Stalaggh - Projekt Misanthropia Review
by Mark Hensch
Stalaggh's Projekt Misanthropia is by no means a conventional album, and as such, there is no way I can possibly analyze it in any conventional fashion. I've heard nervous whispers and frightened conversations about this act for some time now, and having heard it myself, the one conclusion I've made is that never before this album has fear been properly conveyed in an album.
The thirty-five minutes of recording featured on this disc are nothing short of aural torture. There is not even another phrase for it! Never before have I heard such exquisite agony, such hopeless despair! Projekt Misanthropia as a disc almost writes its own press release; the number of sick and perverted methods used to require a sound this soul-crushingly harsh are many indeed. First and foremost, the members of Stalaggh (long rumored to be a cabal of the Dutch/Belgian BM scene's finest) are sworn to absolute secrecy. This complete masking allows the various "members" to engage in acts so unwholesome, foul, and outright wrong no music has ever been made like it before. Such horrors are best manifested in the band's legitimate take on misanthropy---describing their sound as the only true representation of the depravity, hatred, and sickness of Earth, the band have stooped to unfathomable lows in crafting their music. Extreme music lore has it that Stalaggh manipulate the vocals of the mentally-ill and convicted murderers in an effort to add realism to their chaotic hatred and despair. Something so violently counter-culture in my first opinion could be naught but shocking hype; after hearing the finished work, there is no doubt in my mind concerning the truth in the band's various media outputs.
With all this in mind, what to do with Projekt Misanthropia now? Digesting the CD, can a reviewer like me laud it for its daring originality, or is it better to condemn for its unyielding isolationism? The answer, I think, is a little of both. Projekt Misanthropia is easily one of the most polarizing, strange, and raw albums I've heard. I'd even dare say it is years ahead of its time. The horrendous, frightening, and even sad howls of people utterly consumed by illness of the mind and soul is beyond anything I've ever heard in terms of blatant extremity, yet in some perverted way it makes sense. Stalaggh have taken these surprisingly varied moans, wails, and shrieks of anguished hatred and turned them into a sort of cacophony symphony, replete with passages of thundering percussion, abrasive noise, and hypnotic guitar chords. The most frightening aspect of this work is not the fact that honest human suffering was used to craft it, but rather that it can be so memorable, even catchy, in places. Finding ones self humming a slithering chord briefly interspersed amongst the cries of the damned is exceedingly unnerving, and raises issues of personal ethics. So manic and chaotic is the sound, the mere thirty-five minutes will warp into and around itself, feeling infinitely longer. I have never used the phrase deprivation of the senses in a review before, but this is a sound place to start. Even by listening to something like this, I wonder if enough is enough.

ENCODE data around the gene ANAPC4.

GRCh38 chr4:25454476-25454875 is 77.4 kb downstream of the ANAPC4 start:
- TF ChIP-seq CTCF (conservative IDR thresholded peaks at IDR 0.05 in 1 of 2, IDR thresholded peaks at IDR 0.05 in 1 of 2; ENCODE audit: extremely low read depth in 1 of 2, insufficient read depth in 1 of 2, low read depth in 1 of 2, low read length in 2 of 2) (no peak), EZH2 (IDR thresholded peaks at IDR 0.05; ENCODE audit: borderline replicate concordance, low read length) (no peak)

After mulling it over, I think he answer is a resounding no. The spirit of music in my opinion has (and will always be) the complete destruction of convention and tradition in some form or the other. Such rebellion and danger is essential to solid songcraft in this or any era, and Stalaggh are merely the product of an age where that much more annihilation of current thought is required. I'm also inclined to see a twist of irony here in the band's mantra. By giving the mentally-ill, the deranged murderer, or the self-mutilating misanthrope a chance to voice their very real, very personal hatred/sadness, Stalaggh are finding a sort of twisted beauty in the very humanity they seemingly seek to destroy. Yes, such pain in another human is both terrible and godless, yet we as listeners can find something higher in it too. I have a feeling I'm simply interpreting the disc in a much more positive light than was intended by its authors, but I'm going to conclude with a single thought. A disc like Projekt Misanthropia is essential insofar as it makes us realize how low we as human beings can sink. The work is not always pretty, and surely never fun, but one might learn something along the way. Projekt Misanthropia is truly out of this world, and must be experienced firsthand. I guarantee you won't enjoy most of it, but the suffering of others won't have been for naught and there is a strange comfort in that if nothing else. Much like the events of say the Holocaust, the sounds on offer here give us realistic and honest human suffering so that we can step back and respect it, understand it, maybe even cure it. After this, maybe we at last have a start.
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